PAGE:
Out dated personnel practices can cost you!

A pre-employment medical history can get employers in significant trouble with the EEOC.
A pre-employment medical history can get employers in significant trouble with the EEOC.

I titled this “personnel” practices rather than HR practices because, as you will see, what this company did reflects pre-2000 ways of thinking. Many companies still operate this way and they are bound to suffer for it at some point.

Pre-hire medical forms

The Americans with Disabilities Act has been around since 1990. In the 26 years it has been in force numerous cases and a lot of explanation has made it clear that physicals or the collection of information on an applicant’s medical condition was prohibited until a job offer was made. This was designed this way to force an employer to make a decision of employment based on the applicant’s ability to perform the work and not an applicant’s physical restrictions. Unfortunately a firm in Missouri was not up to date on EEOC regulations.
According to a press release from the EEOC:

Grisham Farm Products, Inc. of Mountain Grove, Mo., violated federal law by requiring all job applicants to fill out a three-page health history before they would be considered for a job. [additionally] EEOC also alleged Grisham Farm Products does not maintain or retain employment records and applications for employment, as required by law.

Violates the ADA and GINA

The use of this pre-employment medical questionnaire violates both Title 1 of the ADA, but because the questionnaire also asked genetic information (family medical history) it also violated the Genetic Information Non-discrimination Act (GINA.) After unsuccessfully trying to conciliate with the company the EEOC filed suit in the U.S. District Court for the Western District of Missouri, Southern Division. The EEOC is seeking monetary damages and an order requiring Grisham Farm Products to implement policies and practices to prevent discrimination. The EEOC said “Grisham Farm Products’ intrusive health history form is among the most egregious we have seen.”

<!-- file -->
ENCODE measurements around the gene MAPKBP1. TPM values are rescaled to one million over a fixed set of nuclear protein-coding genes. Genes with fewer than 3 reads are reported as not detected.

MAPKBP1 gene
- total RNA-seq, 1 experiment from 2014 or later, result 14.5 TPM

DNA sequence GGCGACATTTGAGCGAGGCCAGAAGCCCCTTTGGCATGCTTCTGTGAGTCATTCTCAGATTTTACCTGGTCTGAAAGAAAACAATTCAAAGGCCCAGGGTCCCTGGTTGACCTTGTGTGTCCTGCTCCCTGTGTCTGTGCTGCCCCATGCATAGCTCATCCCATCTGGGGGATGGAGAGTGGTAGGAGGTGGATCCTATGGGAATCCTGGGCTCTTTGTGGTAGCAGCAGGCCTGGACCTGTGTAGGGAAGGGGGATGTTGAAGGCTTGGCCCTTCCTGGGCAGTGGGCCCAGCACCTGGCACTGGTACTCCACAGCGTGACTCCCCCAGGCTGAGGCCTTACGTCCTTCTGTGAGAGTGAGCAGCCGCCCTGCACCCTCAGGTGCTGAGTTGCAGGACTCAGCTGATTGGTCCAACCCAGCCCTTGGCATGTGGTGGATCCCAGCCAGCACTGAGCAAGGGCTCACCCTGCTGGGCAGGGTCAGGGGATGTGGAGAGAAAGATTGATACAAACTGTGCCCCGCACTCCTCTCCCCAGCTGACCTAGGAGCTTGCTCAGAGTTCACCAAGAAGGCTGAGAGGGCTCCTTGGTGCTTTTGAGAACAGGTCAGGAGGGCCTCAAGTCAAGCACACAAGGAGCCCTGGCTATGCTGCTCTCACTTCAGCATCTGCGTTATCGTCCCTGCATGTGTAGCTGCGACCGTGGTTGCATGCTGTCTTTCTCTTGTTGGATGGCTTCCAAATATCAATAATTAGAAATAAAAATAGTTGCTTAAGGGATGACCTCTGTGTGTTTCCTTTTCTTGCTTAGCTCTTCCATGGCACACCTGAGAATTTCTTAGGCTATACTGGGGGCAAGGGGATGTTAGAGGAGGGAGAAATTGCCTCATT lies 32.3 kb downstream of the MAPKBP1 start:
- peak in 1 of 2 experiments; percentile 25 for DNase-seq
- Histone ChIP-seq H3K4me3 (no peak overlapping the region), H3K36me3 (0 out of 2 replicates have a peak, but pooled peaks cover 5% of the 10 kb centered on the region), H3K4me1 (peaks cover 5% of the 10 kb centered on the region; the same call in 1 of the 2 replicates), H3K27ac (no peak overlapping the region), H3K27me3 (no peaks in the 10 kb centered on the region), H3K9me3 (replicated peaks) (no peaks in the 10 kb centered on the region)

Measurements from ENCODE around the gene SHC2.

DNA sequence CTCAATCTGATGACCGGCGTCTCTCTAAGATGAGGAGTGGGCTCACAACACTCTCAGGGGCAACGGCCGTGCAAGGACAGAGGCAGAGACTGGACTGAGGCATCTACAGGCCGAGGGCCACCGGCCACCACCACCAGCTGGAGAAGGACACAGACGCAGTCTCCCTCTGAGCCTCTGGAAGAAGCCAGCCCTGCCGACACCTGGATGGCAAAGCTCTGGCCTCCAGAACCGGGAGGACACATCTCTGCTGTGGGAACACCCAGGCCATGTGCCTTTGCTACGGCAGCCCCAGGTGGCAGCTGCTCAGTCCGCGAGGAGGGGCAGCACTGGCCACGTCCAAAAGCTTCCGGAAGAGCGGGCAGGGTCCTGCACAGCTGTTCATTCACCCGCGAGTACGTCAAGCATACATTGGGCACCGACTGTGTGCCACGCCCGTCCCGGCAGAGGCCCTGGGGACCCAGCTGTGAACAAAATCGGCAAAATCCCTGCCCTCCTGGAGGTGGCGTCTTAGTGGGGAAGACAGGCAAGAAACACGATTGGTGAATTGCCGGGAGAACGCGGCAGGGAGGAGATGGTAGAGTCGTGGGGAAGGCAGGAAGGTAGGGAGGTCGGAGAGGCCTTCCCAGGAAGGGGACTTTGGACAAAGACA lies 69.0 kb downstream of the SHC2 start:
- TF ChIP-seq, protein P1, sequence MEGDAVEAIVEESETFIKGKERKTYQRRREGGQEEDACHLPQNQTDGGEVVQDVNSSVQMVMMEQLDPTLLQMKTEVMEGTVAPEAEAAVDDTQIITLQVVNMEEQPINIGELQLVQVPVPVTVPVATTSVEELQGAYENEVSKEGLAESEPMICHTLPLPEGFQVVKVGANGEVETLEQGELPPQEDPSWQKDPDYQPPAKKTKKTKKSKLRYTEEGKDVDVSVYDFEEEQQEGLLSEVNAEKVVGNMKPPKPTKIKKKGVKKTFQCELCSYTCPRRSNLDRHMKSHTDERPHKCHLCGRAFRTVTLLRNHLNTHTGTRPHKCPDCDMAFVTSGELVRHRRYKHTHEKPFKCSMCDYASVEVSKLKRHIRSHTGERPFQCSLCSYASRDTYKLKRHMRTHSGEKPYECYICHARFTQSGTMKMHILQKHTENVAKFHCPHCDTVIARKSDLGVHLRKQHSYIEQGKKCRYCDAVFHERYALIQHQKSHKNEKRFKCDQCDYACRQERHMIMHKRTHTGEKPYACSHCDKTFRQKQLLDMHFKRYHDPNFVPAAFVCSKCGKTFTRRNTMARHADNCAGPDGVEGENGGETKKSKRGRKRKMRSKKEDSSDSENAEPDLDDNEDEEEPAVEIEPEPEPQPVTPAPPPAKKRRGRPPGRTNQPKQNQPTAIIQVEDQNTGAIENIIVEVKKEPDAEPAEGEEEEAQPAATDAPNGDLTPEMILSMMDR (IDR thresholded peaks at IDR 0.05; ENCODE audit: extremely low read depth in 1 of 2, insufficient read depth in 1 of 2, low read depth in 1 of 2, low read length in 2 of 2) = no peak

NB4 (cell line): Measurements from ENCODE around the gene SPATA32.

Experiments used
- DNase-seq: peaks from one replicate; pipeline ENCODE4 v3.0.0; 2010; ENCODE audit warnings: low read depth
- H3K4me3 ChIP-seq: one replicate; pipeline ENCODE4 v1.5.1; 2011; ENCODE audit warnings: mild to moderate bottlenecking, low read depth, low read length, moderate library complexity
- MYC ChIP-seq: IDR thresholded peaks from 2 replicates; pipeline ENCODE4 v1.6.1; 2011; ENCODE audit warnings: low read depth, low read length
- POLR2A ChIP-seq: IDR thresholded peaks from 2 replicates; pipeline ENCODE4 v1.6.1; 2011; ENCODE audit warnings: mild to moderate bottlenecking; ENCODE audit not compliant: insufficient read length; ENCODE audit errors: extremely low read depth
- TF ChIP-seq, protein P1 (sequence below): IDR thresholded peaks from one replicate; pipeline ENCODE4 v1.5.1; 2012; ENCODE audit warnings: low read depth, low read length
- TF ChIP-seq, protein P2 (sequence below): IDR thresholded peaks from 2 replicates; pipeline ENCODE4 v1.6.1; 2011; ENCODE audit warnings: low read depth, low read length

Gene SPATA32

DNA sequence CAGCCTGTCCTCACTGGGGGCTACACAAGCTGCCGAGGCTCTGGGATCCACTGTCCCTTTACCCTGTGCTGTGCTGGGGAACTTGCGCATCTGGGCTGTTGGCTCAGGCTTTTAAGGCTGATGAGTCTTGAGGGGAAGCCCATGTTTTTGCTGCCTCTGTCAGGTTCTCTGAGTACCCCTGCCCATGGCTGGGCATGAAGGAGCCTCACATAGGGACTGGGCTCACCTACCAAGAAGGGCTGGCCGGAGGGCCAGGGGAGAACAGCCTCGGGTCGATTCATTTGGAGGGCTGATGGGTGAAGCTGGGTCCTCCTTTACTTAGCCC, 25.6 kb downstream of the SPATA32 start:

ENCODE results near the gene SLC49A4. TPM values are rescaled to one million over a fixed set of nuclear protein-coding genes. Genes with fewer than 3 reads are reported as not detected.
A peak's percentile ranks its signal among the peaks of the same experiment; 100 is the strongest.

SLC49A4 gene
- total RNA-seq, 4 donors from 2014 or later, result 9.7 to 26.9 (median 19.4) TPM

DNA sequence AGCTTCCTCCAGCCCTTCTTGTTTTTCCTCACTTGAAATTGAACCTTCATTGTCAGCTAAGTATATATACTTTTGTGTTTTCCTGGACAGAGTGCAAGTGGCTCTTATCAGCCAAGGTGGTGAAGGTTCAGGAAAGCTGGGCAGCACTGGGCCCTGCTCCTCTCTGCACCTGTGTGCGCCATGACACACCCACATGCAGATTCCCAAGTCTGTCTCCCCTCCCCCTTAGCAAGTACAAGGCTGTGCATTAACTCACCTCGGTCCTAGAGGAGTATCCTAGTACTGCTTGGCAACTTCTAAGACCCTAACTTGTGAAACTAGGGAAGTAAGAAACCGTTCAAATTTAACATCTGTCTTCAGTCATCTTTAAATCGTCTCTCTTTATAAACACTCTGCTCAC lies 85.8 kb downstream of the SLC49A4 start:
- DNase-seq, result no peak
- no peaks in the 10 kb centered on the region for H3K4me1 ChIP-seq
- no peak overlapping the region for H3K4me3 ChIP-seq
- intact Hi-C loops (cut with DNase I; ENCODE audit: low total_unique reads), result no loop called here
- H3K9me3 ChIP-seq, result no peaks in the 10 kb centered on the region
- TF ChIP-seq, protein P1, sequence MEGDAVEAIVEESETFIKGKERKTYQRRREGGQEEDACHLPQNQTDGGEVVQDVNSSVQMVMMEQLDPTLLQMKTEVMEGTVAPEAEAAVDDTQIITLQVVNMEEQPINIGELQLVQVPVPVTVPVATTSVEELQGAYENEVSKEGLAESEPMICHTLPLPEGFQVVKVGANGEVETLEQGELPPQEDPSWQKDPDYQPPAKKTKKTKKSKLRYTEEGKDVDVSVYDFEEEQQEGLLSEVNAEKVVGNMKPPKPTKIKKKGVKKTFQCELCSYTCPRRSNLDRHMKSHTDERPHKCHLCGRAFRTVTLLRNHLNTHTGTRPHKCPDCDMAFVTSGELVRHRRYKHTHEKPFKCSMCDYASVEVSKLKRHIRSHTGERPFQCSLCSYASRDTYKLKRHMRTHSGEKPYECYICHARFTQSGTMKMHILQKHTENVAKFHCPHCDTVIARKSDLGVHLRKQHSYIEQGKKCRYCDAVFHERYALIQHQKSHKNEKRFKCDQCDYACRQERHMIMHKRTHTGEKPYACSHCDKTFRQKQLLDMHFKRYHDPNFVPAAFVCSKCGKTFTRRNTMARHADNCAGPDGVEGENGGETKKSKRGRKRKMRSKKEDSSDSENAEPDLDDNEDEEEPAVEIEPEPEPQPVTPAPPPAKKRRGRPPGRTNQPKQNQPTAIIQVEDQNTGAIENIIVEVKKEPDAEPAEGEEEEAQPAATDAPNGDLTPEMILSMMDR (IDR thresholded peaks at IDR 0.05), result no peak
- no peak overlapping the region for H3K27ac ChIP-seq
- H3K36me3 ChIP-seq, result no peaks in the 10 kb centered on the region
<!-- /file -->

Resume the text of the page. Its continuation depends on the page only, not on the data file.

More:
The lesson for employers

The major lesson here for employers is that you have to be operating with a set of policies and procedures that conform to the compliance regulations as they exist in 2016. Regulations have been rewritten and court cases have changed the laws, in some cases substantially, since the 1990s and 2000s. If you are unclear if you are in compliance, or your policies have not been reviewed for the past 10 years, you would be well served to have them looked at by an experienced consultant or an employment attorney. You will end up spending much less money and avoid having government press releases being written about you.

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